The Bipartisan Budget Act of 2018 (the “Act”), which President Trump signed into law to end the government shutdown last week, makes several changes affecting retirement plans. These include three hardship withdrawal provisions previously dropped from the final version of last year’s tax legislation, as well as an extension of disaster relief to victims of the California wildfires.
New Hardship Rules
Elimination of Six-Month Suspension Following Hardship Withdrawals. IRS regulations provide a safe harbor for when a hardship withdrawal will be deemed necessary to satisfy an immediate and heavy financial need. Under this safe harbor, the employee must be suspended from making contributions for a period of at least 6 months after the distribution. Although not required if the plan obtains the employee’s certification as to the financial need, many 401(k) plans take advantage of this safe harbor. The Act directs the IRS to modify these regulations to eliminate the 6-month suspension effective for plan years beginning after December 31, 2018. At this point, it is not clear whether the IRS will replace the 6-month suspension with another safe harbor or simply eliminate the safe harbor entirely. The IRS is directed to issue updated regulations by February 9, 2019.
Elimination of Requirement to Take Available Loans Before a Hardship Withdrawal. The safe harbor described above also requires the participant to take any available distributions and plan loans before taking a hardship withdrawal. The Act modifies this rule for plan years beginning after December 31, 2018, to provide that hardship withdrawals may be taken before the participant has taken all available plan loans.
Expansion of Amounts Available for Hardship Withdrawals. Currently hardship withdrawals are not permitted from (i) post-1988 investment earnings on employee pre-tax and Roth contributions, (ii) qualified nonelective contributions (“QNECs”), or (iii) qualified matching contributions (“QMACs”). For plan years beginning after December 31, 2018, hardship withdrawals can be distributed from all of these amounts. The Act also formalizes a long-standing IRS position that all other amounts under a 401(k) or profit sharing plan (including employer matching and profit sharing contributions) may be made available for hardship withdrawal.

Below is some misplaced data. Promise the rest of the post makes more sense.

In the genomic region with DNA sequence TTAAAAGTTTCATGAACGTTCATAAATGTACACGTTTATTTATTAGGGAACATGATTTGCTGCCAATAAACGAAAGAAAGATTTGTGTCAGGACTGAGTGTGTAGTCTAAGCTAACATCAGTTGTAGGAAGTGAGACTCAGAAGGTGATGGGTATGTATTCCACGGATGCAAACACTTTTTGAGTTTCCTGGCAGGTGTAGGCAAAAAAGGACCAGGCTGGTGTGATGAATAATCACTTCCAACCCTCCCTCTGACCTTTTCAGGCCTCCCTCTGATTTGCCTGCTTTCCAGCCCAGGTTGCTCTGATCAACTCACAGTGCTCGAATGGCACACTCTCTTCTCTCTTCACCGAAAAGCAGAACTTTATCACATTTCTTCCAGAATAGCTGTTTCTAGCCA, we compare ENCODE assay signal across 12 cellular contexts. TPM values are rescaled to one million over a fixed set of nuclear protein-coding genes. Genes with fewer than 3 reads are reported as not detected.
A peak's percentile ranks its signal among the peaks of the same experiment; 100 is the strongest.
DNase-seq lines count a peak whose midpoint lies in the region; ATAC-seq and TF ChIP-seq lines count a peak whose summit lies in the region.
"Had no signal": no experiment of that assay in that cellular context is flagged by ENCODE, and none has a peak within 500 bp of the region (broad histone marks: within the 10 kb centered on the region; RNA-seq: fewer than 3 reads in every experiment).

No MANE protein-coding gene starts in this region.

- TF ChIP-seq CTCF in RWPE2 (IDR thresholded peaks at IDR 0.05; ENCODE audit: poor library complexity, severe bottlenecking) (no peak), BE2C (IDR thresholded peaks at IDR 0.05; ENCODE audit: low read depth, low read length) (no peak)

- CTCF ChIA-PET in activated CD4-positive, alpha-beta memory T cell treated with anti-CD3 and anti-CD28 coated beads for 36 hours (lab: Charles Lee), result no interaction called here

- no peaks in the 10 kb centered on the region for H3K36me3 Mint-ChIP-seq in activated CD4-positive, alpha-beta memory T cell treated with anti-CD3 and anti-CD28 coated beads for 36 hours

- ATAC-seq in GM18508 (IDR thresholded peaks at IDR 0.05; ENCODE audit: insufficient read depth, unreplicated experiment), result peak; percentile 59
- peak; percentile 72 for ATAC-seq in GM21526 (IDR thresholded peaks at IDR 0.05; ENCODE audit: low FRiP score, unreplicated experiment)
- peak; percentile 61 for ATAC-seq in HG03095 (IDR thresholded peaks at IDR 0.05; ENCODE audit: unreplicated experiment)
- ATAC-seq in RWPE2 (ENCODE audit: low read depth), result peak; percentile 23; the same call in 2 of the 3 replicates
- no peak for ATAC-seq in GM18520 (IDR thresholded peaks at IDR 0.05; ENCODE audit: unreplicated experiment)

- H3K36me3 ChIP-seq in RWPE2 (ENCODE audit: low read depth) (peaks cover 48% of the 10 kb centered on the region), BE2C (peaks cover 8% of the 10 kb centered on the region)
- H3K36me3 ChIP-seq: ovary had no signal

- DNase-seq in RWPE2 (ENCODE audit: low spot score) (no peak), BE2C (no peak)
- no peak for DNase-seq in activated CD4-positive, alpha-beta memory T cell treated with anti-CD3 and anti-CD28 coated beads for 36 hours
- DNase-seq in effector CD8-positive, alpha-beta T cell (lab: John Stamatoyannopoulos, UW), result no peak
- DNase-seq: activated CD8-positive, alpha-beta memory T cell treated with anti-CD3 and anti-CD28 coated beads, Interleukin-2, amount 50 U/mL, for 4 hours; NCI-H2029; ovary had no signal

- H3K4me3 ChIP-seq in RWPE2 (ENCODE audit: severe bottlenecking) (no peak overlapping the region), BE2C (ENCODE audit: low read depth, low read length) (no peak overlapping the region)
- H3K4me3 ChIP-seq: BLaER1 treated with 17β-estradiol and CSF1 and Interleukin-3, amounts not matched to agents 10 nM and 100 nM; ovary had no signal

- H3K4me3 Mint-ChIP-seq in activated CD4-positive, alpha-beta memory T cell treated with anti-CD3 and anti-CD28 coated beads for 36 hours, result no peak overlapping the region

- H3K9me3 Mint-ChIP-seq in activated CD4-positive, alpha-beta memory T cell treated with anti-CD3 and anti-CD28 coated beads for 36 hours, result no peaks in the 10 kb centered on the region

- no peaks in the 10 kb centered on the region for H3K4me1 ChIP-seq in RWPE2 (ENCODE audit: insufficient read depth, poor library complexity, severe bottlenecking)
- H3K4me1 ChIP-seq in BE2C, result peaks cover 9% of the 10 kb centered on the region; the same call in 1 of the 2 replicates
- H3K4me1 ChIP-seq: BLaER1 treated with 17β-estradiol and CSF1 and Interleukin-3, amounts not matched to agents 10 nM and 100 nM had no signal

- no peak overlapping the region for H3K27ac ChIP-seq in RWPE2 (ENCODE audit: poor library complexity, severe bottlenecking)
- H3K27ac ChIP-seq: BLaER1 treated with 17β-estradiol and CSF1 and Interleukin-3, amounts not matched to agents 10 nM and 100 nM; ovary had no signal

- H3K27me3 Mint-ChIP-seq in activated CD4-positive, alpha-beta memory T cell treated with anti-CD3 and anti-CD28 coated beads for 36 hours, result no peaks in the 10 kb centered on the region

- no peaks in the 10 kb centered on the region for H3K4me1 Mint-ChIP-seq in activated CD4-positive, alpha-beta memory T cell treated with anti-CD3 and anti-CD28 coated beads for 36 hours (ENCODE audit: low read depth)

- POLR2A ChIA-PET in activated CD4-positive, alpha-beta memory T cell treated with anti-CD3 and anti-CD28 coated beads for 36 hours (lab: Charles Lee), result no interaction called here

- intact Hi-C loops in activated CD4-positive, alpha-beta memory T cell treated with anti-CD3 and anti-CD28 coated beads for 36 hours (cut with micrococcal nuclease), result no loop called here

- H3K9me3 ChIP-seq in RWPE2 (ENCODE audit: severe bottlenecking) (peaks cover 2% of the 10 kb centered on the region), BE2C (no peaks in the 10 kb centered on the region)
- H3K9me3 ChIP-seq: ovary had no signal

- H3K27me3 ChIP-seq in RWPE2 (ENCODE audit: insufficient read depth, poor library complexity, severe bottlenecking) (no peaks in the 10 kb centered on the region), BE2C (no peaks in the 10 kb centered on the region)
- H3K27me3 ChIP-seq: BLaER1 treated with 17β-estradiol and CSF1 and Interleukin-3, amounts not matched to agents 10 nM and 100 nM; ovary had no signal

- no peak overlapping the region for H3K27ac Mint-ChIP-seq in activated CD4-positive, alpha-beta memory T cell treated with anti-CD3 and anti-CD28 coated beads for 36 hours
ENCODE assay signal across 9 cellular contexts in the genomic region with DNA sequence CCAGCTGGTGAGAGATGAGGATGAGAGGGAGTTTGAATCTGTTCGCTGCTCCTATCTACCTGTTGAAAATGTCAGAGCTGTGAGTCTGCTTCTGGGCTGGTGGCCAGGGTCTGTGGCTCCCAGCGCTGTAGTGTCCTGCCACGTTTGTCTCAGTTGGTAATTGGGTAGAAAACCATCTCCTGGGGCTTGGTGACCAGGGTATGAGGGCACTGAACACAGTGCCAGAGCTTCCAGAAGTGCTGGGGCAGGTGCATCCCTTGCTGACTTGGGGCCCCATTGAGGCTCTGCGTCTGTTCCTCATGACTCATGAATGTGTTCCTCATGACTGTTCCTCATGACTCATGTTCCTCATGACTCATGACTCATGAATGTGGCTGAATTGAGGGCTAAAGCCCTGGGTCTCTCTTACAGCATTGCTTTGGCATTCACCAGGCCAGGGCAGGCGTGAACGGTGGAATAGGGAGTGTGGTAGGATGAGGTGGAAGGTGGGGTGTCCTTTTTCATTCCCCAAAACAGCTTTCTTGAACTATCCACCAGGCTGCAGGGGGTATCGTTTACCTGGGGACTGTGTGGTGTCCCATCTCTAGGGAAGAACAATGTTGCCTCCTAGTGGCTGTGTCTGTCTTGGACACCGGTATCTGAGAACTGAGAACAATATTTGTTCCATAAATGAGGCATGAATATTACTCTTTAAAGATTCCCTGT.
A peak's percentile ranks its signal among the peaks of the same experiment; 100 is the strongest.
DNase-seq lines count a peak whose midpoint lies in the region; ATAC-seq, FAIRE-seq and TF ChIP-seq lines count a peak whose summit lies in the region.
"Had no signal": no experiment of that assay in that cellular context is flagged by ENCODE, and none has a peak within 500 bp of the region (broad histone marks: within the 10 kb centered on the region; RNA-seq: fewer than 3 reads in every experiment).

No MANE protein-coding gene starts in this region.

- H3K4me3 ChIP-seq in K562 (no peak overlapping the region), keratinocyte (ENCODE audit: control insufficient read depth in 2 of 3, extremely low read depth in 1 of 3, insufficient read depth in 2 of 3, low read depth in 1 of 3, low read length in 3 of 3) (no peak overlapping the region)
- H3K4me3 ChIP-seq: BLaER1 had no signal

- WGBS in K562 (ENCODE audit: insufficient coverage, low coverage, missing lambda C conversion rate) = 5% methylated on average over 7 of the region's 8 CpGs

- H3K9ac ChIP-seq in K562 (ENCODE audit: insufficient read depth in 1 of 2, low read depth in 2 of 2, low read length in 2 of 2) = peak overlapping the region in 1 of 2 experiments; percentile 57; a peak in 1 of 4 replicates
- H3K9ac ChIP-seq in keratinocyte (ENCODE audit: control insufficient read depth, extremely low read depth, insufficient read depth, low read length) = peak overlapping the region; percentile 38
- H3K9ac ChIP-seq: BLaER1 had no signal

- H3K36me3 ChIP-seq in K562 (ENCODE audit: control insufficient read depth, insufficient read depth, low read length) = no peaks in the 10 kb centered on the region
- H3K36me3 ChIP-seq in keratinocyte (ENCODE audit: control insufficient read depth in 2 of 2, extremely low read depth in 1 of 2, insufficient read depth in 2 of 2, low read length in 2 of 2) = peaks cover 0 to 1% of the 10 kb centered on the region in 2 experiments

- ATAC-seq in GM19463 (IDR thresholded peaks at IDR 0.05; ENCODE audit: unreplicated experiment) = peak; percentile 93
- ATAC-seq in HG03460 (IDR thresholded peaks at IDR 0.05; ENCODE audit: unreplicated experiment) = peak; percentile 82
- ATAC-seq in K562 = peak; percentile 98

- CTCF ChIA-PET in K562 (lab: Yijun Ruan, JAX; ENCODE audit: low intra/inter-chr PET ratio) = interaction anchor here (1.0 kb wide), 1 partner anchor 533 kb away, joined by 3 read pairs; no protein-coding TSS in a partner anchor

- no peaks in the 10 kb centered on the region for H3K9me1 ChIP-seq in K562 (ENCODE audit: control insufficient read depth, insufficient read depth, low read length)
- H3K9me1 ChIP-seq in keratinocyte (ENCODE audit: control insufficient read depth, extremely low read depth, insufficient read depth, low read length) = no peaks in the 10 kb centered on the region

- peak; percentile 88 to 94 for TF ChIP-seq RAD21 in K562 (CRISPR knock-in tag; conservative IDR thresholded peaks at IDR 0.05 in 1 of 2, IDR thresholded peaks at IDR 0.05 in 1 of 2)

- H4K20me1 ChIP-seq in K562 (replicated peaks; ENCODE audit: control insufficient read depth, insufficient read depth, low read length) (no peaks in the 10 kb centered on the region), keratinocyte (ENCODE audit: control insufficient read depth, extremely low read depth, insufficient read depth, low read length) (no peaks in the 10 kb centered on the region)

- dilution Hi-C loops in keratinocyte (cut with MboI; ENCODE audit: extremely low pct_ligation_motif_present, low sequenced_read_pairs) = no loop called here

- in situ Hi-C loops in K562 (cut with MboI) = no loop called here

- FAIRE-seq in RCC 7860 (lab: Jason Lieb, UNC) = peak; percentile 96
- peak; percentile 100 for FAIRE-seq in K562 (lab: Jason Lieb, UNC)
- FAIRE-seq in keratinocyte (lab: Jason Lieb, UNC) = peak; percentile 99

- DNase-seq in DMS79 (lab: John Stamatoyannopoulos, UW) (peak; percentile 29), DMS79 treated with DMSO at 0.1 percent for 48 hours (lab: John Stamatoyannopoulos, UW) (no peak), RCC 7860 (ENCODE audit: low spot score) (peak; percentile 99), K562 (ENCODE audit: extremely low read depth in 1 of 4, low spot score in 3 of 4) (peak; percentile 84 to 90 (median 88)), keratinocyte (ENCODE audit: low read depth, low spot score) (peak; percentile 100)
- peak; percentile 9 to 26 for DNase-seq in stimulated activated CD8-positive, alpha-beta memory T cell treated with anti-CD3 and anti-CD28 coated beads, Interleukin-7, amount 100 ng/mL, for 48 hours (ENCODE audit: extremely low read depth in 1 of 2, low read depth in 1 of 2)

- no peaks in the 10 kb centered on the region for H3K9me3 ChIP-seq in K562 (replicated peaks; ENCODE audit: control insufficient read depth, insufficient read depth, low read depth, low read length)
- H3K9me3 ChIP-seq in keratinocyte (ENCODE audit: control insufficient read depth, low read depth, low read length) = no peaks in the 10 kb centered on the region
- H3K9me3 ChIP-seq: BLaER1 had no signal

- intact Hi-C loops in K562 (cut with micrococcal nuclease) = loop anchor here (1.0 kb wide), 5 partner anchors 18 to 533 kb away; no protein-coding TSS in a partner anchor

Relaxed Distribution Rules for Victims of California Wildfires
In General. Similar to the relief provided to victims of hurricanes in prior years, the Act allows participants affected by recent wildfires in California to have greater access to retirement funds. The relief applies to plan participants who (i) had a principal place of abode at any time from October 8, 2017 through December 31, 2017 in a federally declared California wildfire disaster area; and (ii) sustained economic loss as a result of the wildfire.
- Tax-Favored Withdrawals. For distributions from an eligible retirement plan made between October 8, 2017 and January 1, 2019 to a qualified individual of up to $100,000, the Act:
- Eliminates the 10% early distribution penalty;
- Exempts distributions from 20% mandatory Federal tax withholding;
- Allows participants to avoid taxation by repaying distributions within 3 years; and
- Allows participants to spread the inclusion of income over 3 years.
Like earlier disaster relief legislation, plan sponsors may allow qualified individuals to take qualified wildfire distributions without regard to the normal rules that otherwise may prohibit such in-service distributions, such as the requirement that the distribution be based on need and not exceed the amount of the hardship.
- Repayment for Home Purchases. Participants who received a hardship distribution for a home purchase or home construction in a wildfire disaster area between March 31, 2017 and January 15, 2018, but who were unable to purchase or build because of the wildfires, may avoid taxation by repaying the amount of the distribution prior to June 30, 2018.
- Loan Relief. For loans to qualified individuals made between February 9, 2018 and December 31, 2018, plan sponsors may (i) increase the maximum loan amount from $50,000 to $100,000, and (ii) allow qualified individuals to take the full amount of their vested balance (up to $100,000) as a loan, rather than limiting the amount to 50%. Also, the Act allows plan sponsors to delay the due date for certain loan repayments for 1 year and to extend the repayment period accordingly.
- Extended Amendment Deadline. Plan sponsors who implement these disaster relief provisions must amend their plans before the last day of the plan year ending on or after January 1, 2019 (a later date applies to governmental plans). Plan sponsors may begin operating their plans in accordance with these provisions of the Act immediately.
Next Steps for Employers
Employers will need to take into account various considerations in determining whether to include these more liberal rules in their plans, including:
- Employers should begin deciding whether to take advantage of these expanded hardship withdrawal opportunities.
- For the most part, the hardship withdrawal changes will be optional.
- However, the elimination of the 6-month suspension may be necessary for safe harbor 401(k) plans, since current safe-harbor regulations allow plans to impose only the minimum suspension period.
- In most cases, the changes should result in administrative simplification, but they may also facilitate additional “leakage” of retirement plan assets.
- Any changes will need to be coordinated with the plan’s recordkeeper.
Contact Information. For more information from Mazursky Constantine, please contact Don Mazursky (404.888.8840), David Putnal (404.888.8836), Toby Walls (404.888.8870), Teri King (404.888.8847) or Chandra Burns (404.888.8834).